brando Castillon and General Car
los Pasos. They were met by Gen
eral Stimson, Admiral Julian L.
Latimer, Charles C. Eberhardt,
American minister, and Consul
Pour-score marines stood guard
as the conferees met on the road
side to discuss the Stimson plan
for peace in Nicaragua. In rude
chairs and on tree roots the group
seated Itself to talk over' the pro
posals. After the discussion Gen
eral Stimson and his party with
drew to another tree nearby, and
there Stimson dictated the letter
setting forth the attitude of the
United States. This letter brought
the decision of the liberals to lay
down their arms.
Plan to Restore Fort
Davis Helped to Build
OSHKOSH, Wis. (AP) Ef
forts are afoot to rebuild Fort
Winnebago, which Jefferson Davis,
later president of the Confederate
States, helped to construct almost
a century ago.
Davis came to the post on
graduation from West Point in
1829 and helped put up a fortress
and make the rude furniture with
which it was equipped.
During the Black Hawk war,
Fort Winnebago was an important
distributing point, and it was oc
cupied until 1845, when the troops
were withdrawn for service In the
Mexican war. A fire ten years
later destroyed the officers' quar
ters and the fort itself has been
permitted to fall into decay.
Build Bridge, Then Put
River Under in Channel
CHICAGO (AP) Chicago is
spending $1,700,000 to build a
bridge beneath which no river
When it is finished a channel
will be dug under it, and present
ly the Chicago river will flow
wnere now are only railroad
Plunging into the 39,000.000
task of straightening a bend in the
river to create more land for
trackage and to open numerous
streets out of the business district.
Chicago discovered that Roosevelt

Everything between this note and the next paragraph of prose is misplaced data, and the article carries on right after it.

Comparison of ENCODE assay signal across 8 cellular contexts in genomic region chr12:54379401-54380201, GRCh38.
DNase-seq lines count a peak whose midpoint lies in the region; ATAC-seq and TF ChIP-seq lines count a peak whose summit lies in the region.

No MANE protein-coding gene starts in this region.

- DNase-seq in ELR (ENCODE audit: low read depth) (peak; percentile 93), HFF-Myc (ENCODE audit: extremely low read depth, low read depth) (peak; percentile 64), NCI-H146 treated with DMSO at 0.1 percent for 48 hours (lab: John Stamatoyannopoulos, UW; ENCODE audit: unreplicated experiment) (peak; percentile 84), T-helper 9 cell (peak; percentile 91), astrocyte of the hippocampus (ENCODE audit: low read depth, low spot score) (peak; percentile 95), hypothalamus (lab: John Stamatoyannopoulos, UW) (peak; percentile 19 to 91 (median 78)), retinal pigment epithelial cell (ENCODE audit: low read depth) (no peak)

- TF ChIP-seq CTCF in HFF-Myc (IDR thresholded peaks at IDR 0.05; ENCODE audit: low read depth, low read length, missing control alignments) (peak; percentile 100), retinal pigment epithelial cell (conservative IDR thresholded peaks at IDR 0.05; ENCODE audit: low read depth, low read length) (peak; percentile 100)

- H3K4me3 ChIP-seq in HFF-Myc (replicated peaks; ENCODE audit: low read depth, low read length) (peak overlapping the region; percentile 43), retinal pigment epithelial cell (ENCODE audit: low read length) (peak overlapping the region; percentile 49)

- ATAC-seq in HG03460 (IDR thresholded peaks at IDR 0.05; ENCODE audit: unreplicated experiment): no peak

Road would have to be closed to
traffic for many months if th
bridge were not built until the
river was in its new bed. So It was
aeclded to build the brldee first
and move the river under it later.
Operating its first season
hot and cold water, etc.
Rates $1.75 Up
For reservations write
Fred Watson, Taft, Ore.
Everything for the car
Repairing Guaranteed Storage
First Class Service At All Times
We Sell the Earth
Also Exchange Property. What
SEE A. C. E VERSO N
Realtor Lous - Insurance
tm miiaMk Eton at Us
COXITES, SJtD A2TO 3XD ATE.
Seely Mattresses, DeLuze
Springs ; :
-. Rates $1.00 and f 1.60
Dave J. Hadley
P. O. Netarts, Ore. Tel. 9F3
On the beach and bay. An ideal
vacation playground with bay
and ocean right at your door.
Crabs Clams Bathing
Deep Sea Fishing
The only ramp so handy to
bay or ocean
Tent House Cabins
NETARTS -:- OREGON
Comfortable cottages ad camp
ground. amidt beautiful shade trees.
1 Spring water' piped to (rounds.
Modern grocery store. No advanced
prices. Fishing, Boating, Hunting,
Clams, Crabs, Bathing.
The firat camp grounds at Netarts,
only 2i0 yards from ocean and fine
Cottages to $9 per week. Day
rata 75e to tl.lt.
furnished except for bedding, electric
Davies Netarts Camp
Electrtrially lighted cottages. Tent
house and camp grounds.
CIA3SE TO BEACH
With good Tiew cf ocean and bay
pure mountain water jiped to cot
tages and all parts of grounds.
VIaAMS, boatino. bathing,
CRABS, DEEP SEA FISHING. "THE
FABMEBS' BEACH BESOBT."
A. X. DAVIES, Xetarta, Oregon
The Home, of Clams and Crabs
Furnished cottages and tent
houses fine view of bay and
ocean the Finest and Kleanet
Kamp on the Koast.
You'll Like It Here
Telephone for Reservations
BAY VIEW AUTO CAMP
MSa. MART AW BICH. Prop.
"Where Woods and TIdeland
Welcomes Your Patronage
Modern sanitary cottages, grass
sown shady camping spaces
wood, lights, water furnished,
hot shower, Simmons beds,
splendid outing place.
" ' Close" To The Beach
All Kinds of Sea Food
- Spend Tour Vacation Here
SHAi&Y BROOK CAMP
' NETAKTS, OBEOOH
X. 3. XMastars
Only 73 yards to Beach and clam
beds. Cottages, camping pririleges,
f r ikavm. vmn n t . in nrivi ttw
I' electric lights, porUbl toilets, ; frao
woos. . vamp Mating A.
i J. H. , Vincent .
A Good Plaice to Eat ,
1 x cH- L1 u L y
SURF BATHING, FISHING HUNTING, CLAMMING
MOUNTAIN CLIMBING, BOATING
The only place where the
highway and the beach
r come together
Every land and beach
sport, lots and cottag
es, one of the most
modern auto camps in
Store and lunchroom
on the highway near
the beach. Garage
with complete automo
tive service, repairing
and storage. Modern
For Complete Information
inquire at Statesman Office
Oregon's most scenic Beach Resort.
Nine miles from. Tillamook, combi
nations of ragged mountains, caves,
sandy beach and wonderful scenery.
Pure mountain water, health giving: air